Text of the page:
What is the Fyne Audio F301
The nature of Fyne Audio as a company throws some pointers that this speaker isn’t the result of dewy eyed innocents. The core team of the company comprises six men who collectively have over a century of experience in the audio industry (and the suggestion is that this is fairly evenly spread rather than five novices and Dorian Grey). Based in Glasgow, they have assembled a portfolio of dealers that include a few I know to be habitually at the point where ‘discerning’ meets ‘very, very choosy.’ They have additionally managed to secure funding from the Scottish Investment Bank to assist with further development. The speakers they have released so far have shown an interesting spread of clever ideas backed up with solid engineering. With the £250 speaker market being a busy one, how does this collective experience translate into reality?
Specification and design
Where this driver differs from many similarly priced models is that it uses a separate dust cap rather than a continuous profile cone. Fyne says this improves the midrange characteristics and it’s a relatively unusual thing to encounter at the price. The driver surround is also unusual. It is grooved rather than uniform and Fyne says this is much more than a styling exercise. The process is called ‘FyneFlute’ and is intended to offer a non homogenous interface that better controls the driver energy.
One aspect of the design that is quite unusual is the sensitivity and impedance. Fyne Audio quotes a figure of 89dB/w matched with an impedance that is given as 8 ohms. These two figures, if genuine (and in use, nothing has suggested that they aren’t), makes the F301 tremendously easy to drive and something that can be partnered with a wide variety of equipment without proving a challenge for them. Like the vast majority of speakers we’ve looked at recently, the F301 does without bi-wiring and uses a single set of three way terminals for connection.
It is also well made. As I’ve mentioned on more than a few occasions, £250 is not a huge amount of budget to play with in terms of making something that sounds good, is well made and also attractive. Fyne Audio has done a good job with the F301 and the points of contact like the terminals and the grill- which makes use of magnetic tabs - all feel like a quality offering. This is a speaker you would be happy to have out on display in most rooms.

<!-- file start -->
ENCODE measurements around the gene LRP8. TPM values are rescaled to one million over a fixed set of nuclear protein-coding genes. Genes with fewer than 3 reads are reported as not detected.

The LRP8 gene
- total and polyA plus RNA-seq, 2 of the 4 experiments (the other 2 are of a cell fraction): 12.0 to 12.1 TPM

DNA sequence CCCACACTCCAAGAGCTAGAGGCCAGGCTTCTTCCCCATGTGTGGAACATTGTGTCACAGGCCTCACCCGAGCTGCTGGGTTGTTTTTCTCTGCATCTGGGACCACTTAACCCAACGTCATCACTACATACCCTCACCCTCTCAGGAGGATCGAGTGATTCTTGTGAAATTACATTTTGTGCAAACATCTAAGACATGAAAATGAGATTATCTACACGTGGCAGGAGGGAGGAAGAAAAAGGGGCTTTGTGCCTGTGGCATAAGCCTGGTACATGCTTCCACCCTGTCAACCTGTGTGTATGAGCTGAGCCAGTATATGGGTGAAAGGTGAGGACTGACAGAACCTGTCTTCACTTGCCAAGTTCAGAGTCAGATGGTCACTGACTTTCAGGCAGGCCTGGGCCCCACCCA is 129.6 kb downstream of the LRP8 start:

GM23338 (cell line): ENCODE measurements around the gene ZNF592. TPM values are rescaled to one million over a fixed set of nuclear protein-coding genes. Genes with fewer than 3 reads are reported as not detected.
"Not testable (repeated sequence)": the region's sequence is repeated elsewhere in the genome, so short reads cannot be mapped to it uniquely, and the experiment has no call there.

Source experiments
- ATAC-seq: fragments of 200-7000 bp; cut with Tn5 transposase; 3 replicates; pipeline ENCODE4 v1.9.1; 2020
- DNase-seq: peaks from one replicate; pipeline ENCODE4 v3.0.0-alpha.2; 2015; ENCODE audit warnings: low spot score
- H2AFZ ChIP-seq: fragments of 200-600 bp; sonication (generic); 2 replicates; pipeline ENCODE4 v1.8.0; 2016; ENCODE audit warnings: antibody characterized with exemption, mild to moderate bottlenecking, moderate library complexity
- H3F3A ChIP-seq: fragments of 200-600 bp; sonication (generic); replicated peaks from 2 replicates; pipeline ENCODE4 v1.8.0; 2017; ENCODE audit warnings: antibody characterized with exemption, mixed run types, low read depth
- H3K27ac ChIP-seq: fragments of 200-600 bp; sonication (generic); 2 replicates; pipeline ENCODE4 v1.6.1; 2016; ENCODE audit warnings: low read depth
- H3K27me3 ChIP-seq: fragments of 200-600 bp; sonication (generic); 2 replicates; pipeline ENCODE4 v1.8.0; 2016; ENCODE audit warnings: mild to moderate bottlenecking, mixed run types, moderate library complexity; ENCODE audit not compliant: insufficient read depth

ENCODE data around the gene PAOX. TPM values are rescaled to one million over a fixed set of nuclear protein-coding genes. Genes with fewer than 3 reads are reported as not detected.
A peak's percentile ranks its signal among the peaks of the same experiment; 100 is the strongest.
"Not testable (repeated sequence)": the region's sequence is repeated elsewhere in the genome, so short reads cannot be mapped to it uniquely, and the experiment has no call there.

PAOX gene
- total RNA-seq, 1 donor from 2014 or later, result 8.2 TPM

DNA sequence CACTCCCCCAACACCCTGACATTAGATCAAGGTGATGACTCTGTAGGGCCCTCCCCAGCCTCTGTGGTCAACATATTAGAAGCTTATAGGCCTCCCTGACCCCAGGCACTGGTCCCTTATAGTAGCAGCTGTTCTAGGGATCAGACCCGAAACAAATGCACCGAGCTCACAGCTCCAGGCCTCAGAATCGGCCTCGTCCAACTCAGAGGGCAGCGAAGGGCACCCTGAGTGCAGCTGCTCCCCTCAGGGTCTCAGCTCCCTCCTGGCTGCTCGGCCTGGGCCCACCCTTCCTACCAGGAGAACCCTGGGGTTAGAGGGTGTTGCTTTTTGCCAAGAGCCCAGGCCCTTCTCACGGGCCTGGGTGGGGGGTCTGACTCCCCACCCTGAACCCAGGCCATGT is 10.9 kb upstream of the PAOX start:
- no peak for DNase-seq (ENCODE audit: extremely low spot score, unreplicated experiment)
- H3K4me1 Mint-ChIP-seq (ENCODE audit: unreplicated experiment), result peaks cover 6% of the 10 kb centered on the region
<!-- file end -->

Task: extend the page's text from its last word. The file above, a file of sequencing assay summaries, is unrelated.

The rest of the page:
How was the F301 tested?
There is an effortlessness to how the F301 goes about making music, that is unusual in a relatively compact and active speaker. This doesn’t necessarily manifest itself in greater scale - as we’ll come to, the F301 has good bass extension but nothing that necessarily redefines what we associate as being possible from a £250 speaker. Instead, there is simply a sense of space and three dimensionality to the midrange that is notable for a speaker of this size and type. Listening to the peculiar but impossible catchy I Don’t Know! by The Suicide Sports Club, the F301 does an impressive job of capturing the peculiar cackle at the start of the recording. There’s nothing overtly showy about the way that this is worked into the mix, it is simply extremely well handled.
The tonality on offer is also very compelling and realistic. The lovely Fields by Junip is delivered with a lovely sense of overall tonal accuracy in which everything sounds ‘right.’ Guitars have the right sense of resonance and decay to them and the supporting drums are a believably three dimensional and weighty instrument. As noted earlier, the F301 doesn’t have more bass than most rivals. Instead, it cleverly uses that slightly larger 150mm driver to fill in the space between the lower midrange and the start of true bass extension in a way that is almost entirely effective.
What makes this more appealing is that Fyne Audio seems to have achieved it without the F301 being a mess with less brilliantly recorded material. It makes it clear that Feeder’s We Can’t Rewind is not a reference recording but it never remotely comes close to rendering it unlistenable. Using Spotify and Deezer doesn’t provoke it either. This is a very well sorted speaker and one that isn’t going to leave uncomfortable swathes of your music collection gathering dust.
The performance with TV and film material very closely matches this. That spaciousness and weight to the lower midrange is something that helps a lot of TV material sound more convincing than is often the case with small speakers. Dialogue is extracted from the mix in a manner that makes it easy to follow and crucially this is the case at low listening levels, as well as healthy ones (although, as noted, the F301 will give you a healthy volume level on fairly limited input power. There have been times when a little more cinematic excitement- the safe dragging insanity of Fast Five doesn’t have quite the unrelentingly ballistic quality that I’ve experienced elsewhere but as we’ve established, this is the acoustic equivalent of a lover, not a fighter.
- Open and effortless presentation
- Easy to drive
- Well made
- Can sound fractionally relaxed
- Looks might be a little old fashioned for some tastes
- No shortage of competition
Fyne Audio F301 Standmount Speaker Review
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